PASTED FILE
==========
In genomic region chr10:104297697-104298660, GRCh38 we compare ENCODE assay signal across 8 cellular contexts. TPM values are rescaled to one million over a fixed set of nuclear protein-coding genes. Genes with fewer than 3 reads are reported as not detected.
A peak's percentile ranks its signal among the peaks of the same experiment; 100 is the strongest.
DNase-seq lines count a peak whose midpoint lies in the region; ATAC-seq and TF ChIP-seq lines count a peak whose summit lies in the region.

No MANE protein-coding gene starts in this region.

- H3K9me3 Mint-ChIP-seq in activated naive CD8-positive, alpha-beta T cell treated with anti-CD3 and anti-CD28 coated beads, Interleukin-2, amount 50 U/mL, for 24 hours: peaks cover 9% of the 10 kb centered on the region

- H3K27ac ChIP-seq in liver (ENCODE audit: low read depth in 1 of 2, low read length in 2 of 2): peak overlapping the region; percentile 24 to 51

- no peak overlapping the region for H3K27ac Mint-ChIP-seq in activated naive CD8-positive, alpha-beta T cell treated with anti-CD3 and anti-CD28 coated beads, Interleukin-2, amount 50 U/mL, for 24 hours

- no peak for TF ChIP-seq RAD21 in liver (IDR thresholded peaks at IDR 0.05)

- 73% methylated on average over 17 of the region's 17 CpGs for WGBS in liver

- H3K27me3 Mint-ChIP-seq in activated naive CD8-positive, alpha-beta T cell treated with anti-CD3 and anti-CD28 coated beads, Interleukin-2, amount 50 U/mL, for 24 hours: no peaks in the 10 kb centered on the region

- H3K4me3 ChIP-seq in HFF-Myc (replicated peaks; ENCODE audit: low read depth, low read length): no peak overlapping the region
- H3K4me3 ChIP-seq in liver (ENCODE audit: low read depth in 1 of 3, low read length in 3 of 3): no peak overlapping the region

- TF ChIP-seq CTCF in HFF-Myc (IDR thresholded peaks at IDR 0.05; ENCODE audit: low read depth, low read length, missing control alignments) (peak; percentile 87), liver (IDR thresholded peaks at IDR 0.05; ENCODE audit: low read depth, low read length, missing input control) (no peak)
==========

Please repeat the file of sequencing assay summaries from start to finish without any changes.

In genomic region chr10:104297697-104298660, GRCh38 we compare ENCODE assay signal across 8 cellular contexts. TPM values are rescaled to one million over a fixed set of nuclear protein-coding genes. Genes with fewer than 3 reads are reported as not detected.
A peak's percentile ranks its signal among the peaks of the same experiment; 100 is the strongest.
DNase-seq lines count a peak whose midpoint lies in the region; ATAC-seq and TF ChIP-seq lines count a peak whose summit lies in the region.

No MANE protein-coding gene starts in this region.

- H3K9me3 Mint-ChIP-seq in activated naive CD8-positive, alpha-beta T cell treated with anti-CD3 and anti-CD28 coated beads, Interleukin-2, amount 50 U/mL, for 24 hours: peaks cover 9% of the 10 kb centered on the region

- H3K27ac ChIP-seq in liver (ENCODE audit: low read depth in 1 of 2, low read length in 2 of 2): peak overlapping the region; percentile 24 to 51

- no peak overlapping the region for H3K27ac Mint-ChIP-seq in activated naive CD8-positive, alpha-beta T cell treated with anti-CD3 and anti-CD28 coated beads, Interleukin-2, amount 50 U/mL, for 24 hours

- no peak for TF ChIP-seq RAD21 in liver (IDR thresholded peaks at IDR 0.05)

- 73% methylated on average over 17 of the region's 17 CpGs for WGBS in liver

- H3K27me3 Mint-ChIP-seq in activated naive CD8-positive, alpha-beta T cell treated with anti-CD3 and anti-CD28 coated beads, Interleukin-2, amount 50 U/mL, for 24 hours: no peaks in the 10 kb centered on the region

- H3K4me3 ChIP-seq in HFF-Myc (replicated peaks; ENCODE audit: low read depth, low read length): no peak overlapping the region
- H3K4me3 ChIP-seq in liver (ENCODE audit: low read depth in 1 of 3, low read length in 3 of 3): no peak overlapping the region

- TF ChIP-seq CTCF in HFF-Myc (IDR thresholded peaks at IDR 0.05; ENCODE audit: low read depth, low read length, missing control alignments) (peak; percentile 87), liver (IDR thresholded peaks at IDR 0.05; ENCODE audit: low read depth, low read length, missing input control) (no peak)